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Zorro, Zorro, Zorro…and memories of Richard Todd

December 7, 2009 — Zorro leaps back into action in Walt Disney Treasures’ two complete season sets, plus a look back at meeting Disney Legend Richard Todd.

zorro-1-2-115We’ve just a small update today to point you in the direction of our two latest reviews, for the return of the original man in black, Zorro – or more precisely Guy Williams in Walt Disney’s simply excellent 1950s television serial version. Re-watching these shows again after not seeing them for years, I was somewhat amazed at how well they held up, and thought I shouldn’t be since this was Disney at the top of his game and though it is television material, it puts other feature film work from competing studios to shame.

My colleague Rand had not seen the shows before at all, but came away with just as much enthusiasm for them as I have, calling Zorro “the perfect TV show”. He’s absolutely right and any Disney fans with even a passing interest in Walt’s live-action productions deserves to treat themselves to these two wonderful helpings of pure escapist entertainment and charming nostalgia!

Walt Disney Treasures: Zorro, The Complete First Season – “Sure to capture the excitable child in you, it’s all done with such gusto and a straight face that one simply rides along with it. The typically light Treasures treatment doesn’t cover every angle that it could, but buy it for the absolutely excellent show!”

Walt Disney Treasures: Zorro, The Complete Second Season – “The perfect television show; hard to imagine being any better, with ideal casting throughout, exciting and funny scripts, and extremely high production values. Even as a grown-up seeing these for the first time, I was absolutely enchanted and delighted”.

For some extra Zorro fun, don’t forget that Jeremie recently caught up with Disney Legend Floyd Norman, who recalled visiting the Zorro set on the Disney backlot and showed us some of his photos at the time!


todd-june08I was saddened to have to report the death of another Disney Legend, Richard Todd, on Friday, having previously met him at a screening of the seminal British war film The Dam Busters in 2008. We had an absolutely gorgeous print, and Richard got a big cheer as he came on screen, but beforehand I had been lucky enough to meet with him for dinner and discuss his earlier Disney career, when he was the lead in Walt’s first forays into live-action with the historical epics The Story Of Robin Hood And His Merrie Men, The Sword And The Rose and Rob Roy: The Highland Rogue.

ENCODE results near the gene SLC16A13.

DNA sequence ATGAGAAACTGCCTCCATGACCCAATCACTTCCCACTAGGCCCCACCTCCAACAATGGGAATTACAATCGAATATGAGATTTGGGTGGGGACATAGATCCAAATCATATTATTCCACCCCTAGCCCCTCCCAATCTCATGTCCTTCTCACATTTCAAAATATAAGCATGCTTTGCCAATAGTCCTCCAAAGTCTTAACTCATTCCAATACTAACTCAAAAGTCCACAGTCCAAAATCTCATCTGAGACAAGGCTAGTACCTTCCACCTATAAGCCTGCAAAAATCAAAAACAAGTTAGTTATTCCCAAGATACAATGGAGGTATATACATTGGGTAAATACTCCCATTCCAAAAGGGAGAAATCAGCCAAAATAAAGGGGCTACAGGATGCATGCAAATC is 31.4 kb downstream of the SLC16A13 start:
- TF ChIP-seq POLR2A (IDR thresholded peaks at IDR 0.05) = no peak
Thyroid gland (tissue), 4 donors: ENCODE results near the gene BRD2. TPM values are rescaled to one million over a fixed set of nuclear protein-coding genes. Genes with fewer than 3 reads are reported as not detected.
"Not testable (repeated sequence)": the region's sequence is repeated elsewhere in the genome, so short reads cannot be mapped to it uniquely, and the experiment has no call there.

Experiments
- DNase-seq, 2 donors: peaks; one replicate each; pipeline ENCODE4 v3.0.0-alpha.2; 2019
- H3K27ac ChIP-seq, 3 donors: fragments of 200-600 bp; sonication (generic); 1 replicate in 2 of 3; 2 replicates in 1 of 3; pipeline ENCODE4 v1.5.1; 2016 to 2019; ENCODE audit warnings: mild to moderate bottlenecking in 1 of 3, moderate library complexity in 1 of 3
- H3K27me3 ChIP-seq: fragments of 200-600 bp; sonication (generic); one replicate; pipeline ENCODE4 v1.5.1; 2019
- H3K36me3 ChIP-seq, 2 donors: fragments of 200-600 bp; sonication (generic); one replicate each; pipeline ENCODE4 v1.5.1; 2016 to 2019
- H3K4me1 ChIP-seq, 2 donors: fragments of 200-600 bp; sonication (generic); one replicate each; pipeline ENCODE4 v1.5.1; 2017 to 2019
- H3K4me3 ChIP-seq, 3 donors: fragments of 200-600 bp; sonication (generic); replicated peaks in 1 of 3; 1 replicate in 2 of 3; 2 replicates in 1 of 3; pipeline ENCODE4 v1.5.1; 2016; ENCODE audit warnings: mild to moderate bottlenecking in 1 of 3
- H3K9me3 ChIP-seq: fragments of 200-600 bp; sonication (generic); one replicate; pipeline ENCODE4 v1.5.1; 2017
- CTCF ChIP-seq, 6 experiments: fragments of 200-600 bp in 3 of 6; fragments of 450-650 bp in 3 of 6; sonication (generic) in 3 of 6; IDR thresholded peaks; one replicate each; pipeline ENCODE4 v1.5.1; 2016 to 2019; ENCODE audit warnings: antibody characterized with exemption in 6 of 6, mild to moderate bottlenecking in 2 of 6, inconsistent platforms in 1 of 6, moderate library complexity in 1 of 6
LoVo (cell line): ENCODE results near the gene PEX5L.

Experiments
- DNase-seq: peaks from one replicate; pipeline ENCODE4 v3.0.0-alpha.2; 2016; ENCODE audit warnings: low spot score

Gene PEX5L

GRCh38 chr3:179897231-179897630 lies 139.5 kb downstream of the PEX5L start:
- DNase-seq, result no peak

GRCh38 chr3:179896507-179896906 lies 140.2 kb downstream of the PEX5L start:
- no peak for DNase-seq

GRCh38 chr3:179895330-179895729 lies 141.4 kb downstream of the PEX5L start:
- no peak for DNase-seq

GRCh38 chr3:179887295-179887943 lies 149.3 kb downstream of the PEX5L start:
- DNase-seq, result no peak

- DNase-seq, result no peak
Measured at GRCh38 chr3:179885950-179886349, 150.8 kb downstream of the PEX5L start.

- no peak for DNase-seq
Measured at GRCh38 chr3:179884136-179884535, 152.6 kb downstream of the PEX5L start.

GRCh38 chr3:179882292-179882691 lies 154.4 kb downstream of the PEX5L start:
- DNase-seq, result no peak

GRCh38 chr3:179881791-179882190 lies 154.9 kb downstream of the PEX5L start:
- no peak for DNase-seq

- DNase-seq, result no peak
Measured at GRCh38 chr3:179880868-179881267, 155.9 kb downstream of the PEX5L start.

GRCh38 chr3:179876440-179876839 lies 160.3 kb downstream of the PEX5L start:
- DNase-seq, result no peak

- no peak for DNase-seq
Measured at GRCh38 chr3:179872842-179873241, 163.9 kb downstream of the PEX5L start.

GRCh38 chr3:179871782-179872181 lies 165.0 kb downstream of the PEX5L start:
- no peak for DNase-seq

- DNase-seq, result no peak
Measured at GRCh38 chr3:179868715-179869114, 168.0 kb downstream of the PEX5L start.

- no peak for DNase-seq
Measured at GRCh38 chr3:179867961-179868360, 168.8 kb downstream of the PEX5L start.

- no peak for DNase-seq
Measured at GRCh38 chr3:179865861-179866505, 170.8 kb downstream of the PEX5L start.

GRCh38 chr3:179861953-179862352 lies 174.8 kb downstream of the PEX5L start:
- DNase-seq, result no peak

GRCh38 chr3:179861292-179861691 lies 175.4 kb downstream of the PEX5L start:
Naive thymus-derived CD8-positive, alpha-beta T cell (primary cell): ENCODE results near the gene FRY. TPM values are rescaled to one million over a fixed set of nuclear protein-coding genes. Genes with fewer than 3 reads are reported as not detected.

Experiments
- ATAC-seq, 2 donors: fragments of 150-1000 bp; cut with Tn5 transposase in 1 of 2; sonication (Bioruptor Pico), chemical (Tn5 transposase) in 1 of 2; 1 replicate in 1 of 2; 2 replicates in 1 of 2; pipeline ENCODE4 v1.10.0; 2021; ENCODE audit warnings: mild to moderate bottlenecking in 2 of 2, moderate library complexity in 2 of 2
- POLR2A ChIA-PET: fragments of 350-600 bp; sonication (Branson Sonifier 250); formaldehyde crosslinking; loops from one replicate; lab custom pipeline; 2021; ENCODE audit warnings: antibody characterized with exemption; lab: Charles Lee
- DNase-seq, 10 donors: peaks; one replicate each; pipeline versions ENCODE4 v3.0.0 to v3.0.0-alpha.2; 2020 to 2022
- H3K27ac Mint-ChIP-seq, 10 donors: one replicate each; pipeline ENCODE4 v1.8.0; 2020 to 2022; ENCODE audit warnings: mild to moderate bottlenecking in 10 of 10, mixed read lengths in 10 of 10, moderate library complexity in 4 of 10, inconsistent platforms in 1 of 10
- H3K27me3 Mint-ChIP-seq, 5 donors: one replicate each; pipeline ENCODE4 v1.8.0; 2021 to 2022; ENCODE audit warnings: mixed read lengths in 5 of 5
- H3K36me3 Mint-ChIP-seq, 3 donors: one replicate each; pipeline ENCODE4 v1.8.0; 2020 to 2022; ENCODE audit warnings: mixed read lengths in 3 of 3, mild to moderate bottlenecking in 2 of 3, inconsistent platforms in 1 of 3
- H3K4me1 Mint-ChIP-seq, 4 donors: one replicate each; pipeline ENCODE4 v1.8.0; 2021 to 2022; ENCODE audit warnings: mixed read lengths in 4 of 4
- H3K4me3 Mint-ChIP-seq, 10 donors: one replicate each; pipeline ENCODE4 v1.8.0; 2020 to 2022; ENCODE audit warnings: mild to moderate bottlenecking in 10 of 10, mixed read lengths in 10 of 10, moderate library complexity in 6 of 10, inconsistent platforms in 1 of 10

Since I had been a fan of all three, I knew Richard’s career well and he regaled us with several amusing stories of how he kept falling off his horse and did as many of his own stunts as possible. He struck up a friendship with Walt, who looked him up whenever he came to Britain, and it was just a delight to have the time to speak to a true veteran of the movie business who had been fortunate to star in some great films and collaborate with some great people. Richard had also been a war hero himself (as one of the first members of the Parachute Regiment to jump on D-Day) and re-enacted his role in the effort in the epic The Longest Day.

Todd also made Stage Fright with Alfred Hitchcock at Elstree Studios (also home to his Oscar-nominated breakthrough The Hasty Heart, with Ronald Reagan, and Rob Roy and The Dam Busters among others), where he was the Studio’s biggest contract star draw throughout the 1950s. His return to Elstree for The Dam Busters last year was a highlight I shall never forget, and the pre-screening Q&A that I hosted was magical. Richard was genial as he recalled landing the part, and such was his standing that he had approval over the director, Michael Anderson, who went on to a considerable career of his own.

It was a terrific evening, which turned into almost an hour-long question and answer session, but no-one was impatient for the film to begin. Although he was understandably tired, his stiff upper lip sensibility carried him through, and he signed as many autographs as he could before and after the film began. We were pleased to present him with a poster reproduction of The Dam Busters, and he remarked that he was never able to keep anything from the film. Well, we have that film among many others to remember him by, and I have those special memories of a wonderful evening when I managed to meet one of my own screen heroes.


More reviews are on the way, and we’ll have that Curious George contest winner for you soon, too. — Ben.

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